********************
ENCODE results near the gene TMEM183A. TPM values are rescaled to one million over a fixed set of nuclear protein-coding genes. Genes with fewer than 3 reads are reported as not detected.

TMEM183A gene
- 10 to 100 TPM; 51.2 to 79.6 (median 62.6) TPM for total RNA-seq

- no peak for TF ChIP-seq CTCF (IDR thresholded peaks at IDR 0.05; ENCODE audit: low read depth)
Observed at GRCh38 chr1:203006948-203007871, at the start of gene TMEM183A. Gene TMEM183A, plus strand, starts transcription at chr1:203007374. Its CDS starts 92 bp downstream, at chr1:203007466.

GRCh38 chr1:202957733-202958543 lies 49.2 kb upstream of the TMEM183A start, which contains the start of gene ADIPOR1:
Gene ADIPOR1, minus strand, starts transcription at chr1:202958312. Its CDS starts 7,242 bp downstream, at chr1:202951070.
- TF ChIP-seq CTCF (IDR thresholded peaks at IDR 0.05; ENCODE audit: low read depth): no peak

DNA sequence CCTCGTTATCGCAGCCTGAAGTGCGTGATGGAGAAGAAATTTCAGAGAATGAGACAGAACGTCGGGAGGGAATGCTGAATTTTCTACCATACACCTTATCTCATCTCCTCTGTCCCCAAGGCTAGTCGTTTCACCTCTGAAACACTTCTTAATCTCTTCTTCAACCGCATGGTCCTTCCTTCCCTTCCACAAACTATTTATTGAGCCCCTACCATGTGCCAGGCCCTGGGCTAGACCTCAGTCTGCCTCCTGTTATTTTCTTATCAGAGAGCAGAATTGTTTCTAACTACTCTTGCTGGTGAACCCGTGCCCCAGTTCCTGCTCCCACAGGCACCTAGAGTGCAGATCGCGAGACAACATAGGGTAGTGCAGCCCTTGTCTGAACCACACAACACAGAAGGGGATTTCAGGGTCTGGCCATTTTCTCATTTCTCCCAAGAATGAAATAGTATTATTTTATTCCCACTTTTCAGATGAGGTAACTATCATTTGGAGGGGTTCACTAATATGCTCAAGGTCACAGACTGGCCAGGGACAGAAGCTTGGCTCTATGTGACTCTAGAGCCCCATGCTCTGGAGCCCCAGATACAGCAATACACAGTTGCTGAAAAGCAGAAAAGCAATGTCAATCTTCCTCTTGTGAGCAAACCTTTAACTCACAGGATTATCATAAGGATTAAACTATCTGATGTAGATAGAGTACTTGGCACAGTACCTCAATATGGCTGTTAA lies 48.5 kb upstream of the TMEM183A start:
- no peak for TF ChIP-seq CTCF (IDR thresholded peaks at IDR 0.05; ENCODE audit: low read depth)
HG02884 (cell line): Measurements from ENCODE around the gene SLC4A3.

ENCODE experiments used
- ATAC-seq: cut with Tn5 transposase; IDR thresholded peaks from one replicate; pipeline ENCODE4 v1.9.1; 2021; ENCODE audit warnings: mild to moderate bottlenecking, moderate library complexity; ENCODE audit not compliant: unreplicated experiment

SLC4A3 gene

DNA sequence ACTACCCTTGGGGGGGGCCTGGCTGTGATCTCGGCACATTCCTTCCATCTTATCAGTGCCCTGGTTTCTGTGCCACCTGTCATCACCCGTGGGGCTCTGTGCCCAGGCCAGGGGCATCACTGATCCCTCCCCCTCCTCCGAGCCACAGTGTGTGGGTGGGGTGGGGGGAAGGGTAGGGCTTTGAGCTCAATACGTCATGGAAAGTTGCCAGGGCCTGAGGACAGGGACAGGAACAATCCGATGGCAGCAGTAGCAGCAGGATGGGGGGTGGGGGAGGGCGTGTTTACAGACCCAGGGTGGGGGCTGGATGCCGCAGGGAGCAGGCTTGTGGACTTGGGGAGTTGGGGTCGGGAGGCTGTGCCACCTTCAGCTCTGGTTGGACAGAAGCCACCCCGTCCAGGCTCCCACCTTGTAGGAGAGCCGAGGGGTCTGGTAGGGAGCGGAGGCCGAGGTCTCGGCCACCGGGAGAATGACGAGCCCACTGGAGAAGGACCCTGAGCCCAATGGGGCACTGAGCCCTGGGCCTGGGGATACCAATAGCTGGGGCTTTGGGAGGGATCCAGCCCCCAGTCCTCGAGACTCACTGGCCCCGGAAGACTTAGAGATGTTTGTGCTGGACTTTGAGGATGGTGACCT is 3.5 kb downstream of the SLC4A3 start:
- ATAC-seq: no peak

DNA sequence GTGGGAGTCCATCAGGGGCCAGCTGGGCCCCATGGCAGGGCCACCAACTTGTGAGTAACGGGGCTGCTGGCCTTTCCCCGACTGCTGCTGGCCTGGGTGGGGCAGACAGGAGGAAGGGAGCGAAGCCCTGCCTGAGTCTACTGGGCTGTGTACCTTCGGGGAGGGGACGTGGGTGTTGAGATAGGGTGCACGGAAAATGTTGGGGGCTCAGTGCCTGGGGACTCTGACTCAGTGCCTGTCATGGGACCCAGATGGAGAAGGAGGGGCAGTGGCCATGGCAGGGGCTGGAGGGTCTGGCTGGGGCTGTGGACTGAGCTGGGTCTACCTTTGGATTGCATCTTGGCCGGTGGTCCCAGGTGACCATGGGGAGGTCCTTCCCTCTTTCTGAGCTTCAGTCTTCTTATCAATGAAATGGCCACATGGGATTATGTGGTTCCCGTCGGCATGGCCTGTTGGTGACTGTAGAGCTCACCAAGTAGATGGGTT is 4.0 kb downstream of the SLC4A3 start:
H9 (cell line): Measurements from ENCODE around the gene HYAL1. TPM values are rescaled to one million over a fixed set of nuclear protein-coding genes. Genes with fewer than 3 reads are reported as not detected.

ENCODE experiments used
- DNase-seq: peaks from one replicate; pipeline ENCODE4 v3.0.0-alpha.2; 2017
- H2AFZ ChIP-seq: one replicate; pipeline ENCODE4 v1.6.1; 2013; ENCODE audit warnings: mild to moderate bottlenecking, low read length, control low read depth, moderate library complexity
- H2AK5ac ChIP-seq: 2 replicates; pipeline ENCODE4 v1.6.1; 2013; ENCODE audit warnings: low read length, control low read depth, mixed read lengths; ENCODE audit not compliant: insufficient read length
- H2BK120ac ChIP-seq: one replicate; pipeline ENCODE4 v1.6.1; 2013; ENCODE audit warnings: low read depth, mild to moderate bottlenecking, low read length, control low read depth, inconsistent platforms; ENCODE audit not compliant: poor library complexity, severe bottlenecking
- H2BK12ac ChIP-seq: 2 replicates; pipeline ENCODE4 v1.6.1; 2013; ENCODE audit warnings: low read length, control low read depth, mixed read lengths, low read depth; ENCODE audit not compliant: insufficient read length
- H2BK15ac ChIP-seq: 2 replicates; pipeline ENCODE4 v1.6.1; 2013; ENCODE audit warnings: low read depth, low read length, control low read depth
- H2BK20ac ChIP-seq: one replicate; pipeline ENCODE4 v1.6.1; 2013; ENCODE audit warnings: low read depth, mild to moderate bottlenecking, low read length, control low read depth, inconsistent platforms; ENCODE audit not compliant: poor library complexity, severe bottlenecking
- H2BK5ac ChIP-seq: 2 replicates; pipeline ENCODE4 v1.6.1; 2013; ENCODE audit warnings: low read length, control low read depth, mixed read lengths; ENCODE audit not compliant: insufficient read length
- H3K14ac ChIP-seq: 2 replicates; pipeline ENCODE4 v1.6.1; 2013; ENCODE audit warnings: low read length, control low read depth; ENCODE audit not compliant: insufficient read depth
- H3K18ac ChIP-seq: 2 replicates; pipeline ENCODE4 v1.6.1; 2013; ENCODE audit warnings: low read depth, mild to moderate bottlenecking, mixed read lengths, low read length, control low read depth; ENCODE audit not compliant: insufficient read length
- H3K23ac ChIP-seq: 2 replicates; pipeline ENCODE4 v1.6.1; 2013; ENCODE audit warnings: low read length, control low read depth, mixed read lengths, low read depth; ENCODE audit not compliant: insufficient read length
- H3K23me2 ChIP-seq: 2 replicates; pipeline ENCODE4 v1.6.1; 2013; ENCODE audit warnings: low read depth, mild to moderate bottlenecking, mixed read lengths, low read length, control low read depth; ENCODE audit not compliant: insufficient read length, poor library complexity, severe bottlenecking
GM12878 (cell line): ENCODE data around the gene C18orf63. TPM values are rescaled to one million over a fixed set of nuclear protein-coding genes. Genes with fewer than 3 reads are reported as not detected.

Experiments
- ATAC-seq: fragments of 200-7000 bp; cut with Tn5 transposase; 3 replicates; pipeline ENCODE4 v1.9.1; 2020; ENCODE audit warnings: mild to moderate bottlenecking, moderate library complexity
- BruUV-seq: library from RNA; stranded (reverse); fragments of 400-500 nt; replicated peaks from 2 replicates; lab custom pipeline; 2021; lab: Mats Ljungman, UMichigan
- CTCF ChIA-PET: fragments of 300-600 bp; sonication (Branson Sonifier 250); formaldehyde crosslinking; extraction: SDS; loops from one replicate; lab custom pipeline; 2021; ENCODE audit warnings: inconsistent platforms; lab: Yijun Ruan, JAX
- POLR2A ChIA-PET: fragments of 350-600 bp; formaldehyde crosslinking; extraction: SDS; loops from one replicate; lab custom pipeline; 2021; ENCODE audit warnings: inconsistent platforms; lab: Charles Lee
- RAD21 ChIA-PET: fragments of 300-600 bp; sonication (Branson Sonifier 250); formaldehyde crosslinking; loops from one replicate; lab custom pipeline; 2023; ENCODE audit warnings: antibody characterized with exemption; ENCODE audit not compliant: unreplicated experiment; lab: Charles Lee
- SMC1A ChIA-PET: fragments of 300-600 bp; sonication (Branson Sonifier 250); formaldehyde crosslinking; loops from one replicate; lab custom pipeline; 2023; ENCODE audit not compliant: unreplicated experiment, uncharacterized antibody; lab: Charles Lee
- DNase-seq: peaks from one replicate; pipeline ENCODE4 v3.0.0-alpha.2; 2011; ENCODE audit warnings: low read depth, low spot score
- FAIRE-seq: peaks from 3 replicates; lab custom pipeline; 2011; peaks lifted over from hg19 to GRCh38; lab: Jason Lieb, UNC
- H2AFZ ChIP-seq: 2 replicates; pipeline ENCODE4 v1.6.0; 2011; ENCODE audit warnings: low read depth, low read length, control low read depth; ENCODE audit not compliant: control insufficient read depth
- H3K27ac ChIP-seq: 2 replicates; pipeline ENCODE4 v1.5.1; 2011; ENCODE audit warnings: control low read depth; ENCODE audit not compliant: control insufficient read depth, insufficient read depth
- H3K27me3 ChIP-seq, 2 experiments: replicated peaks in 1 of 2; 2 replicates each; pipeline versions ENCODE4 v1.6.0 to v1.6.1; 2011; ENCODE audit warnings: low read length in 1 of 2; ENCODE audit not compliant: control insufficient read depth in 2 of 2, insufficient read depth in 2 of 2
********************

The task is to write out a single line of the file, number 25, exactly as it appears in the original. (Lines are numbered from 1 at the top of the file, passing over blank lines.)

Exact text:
- H2BK15ac ChIP-seq: 2 replicates; pipeline ENCODE4 v1.6.1; 2013; ENCODE audit warnings: low read depth, low read length, control low read depth